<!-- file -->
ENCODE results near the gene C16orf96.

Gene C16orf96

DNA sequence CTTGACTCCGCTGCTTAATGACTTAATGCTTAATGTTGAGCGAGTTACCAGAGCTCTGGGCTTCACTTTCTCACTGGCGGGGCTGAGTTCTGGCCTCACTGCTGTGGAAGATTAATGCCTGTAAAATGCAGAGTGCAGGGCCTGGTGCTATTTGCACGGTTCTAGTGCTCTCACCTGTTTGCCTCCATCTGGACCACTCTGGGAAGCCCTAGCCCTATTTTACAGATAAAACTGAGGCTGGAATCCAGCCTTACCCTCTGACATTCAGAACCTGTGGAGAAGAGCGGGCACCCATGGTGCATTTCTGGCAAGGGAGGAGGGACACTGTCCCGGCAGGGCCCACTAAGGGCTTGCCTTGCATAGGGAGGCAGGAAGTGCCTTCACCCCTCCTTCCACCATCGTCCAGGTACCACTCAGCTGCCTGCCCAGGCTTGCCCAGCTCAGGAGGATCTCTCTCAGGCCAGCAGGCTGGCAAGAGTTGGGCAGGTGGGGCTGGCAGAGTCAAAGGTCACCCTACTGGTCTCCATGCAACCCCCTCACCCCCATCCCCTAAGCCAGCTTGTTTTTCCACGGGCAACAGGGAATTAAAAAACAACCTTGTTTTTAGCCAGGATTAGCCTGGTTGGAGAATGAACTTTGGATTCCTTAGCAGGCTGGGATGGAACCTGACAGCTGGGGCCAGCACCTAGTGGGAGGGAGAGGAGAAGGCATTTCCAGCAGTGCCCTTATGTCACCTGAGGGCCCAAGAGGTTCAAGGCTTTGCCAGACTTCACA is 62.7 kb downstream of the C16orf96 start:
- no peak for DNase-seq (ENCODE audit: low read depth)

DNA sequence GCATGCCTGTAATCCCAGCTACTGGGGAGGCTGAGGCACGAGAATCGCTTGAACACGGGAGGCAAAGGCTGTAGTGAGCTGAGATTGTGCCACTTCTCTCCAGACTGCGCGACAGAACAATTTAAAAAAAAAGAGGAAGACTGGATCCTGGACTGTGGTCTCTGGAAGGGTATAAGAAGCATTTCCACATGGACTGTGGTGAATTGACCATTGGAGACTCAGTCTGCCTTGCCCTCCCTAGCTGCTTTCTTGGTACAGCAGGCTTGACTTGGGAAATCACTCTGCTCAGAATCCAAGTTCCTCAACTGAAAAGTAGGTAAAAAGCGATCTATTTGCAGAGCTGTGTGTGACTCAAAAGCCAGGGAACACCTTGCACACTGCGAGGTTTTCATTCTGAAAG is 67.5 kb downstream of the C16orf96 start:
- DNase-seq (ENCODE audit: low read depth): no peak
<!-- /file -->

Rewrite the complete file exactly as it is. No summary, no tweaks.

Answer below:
ENCODE results near the gene C16orf96.

Gene C16orf96

DNA sequence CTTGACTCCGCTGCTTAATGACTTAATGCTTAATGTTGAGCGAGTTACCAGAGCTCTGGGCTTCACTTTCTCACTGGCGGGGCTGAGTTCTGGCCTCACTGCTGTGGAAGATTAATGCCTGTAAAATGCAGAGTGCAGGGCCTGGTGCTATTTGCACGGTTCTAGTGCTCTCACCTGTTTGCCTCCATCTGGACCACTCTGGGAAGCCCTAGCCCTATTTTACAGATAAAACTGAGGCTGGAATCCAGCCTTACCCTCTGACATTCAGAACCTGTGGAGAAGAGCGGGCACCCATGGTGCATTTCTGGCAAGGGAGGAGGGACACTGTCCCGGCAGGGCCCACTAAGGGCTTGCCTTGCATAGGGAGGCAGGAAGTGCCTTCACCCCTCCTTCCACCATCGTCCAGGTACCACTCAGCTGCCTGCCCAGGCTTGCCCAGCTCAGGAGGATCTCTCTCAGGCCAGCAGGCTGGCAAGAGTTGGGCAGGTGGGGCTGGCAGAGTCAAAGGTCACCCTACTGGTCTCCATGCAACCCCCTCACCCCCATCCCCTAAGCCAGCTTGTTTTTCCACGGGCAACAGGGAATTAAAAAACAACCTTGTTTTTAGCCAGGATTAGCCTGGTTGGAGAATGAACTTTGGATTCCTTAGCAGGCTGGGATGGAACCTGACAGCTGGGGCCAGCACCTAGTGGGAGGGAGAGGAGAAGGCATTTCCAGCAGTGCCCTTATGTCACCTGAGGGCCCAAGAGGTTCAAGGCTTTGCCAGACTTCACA is 62.7 kb downstream of the C16orf96 start:
- no peak for DNase-seq (ENCODE audit: low read depth)

DNA sequence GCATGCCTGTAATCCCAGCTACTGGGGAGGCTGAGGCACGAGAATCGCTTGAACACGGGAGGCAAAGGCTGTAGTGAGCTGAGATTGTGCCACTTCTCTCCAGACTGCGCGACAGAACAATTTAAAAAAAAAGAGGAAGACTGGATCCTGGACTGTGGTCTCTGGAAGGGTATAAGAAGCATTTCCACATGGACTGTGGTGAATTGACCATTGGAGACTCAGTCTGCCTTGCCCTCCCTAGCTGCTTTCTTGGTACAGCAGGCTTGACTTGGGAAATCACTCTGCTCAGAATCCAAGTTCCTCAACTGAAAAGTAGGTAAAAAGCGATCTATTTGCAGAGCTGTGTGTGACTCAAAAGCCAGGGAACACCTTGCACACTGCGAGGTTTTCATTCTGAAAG is 67.5 kb downstream of the C16orf96 start:
- DNase-seq (ENCODE audit: low read depth): no peak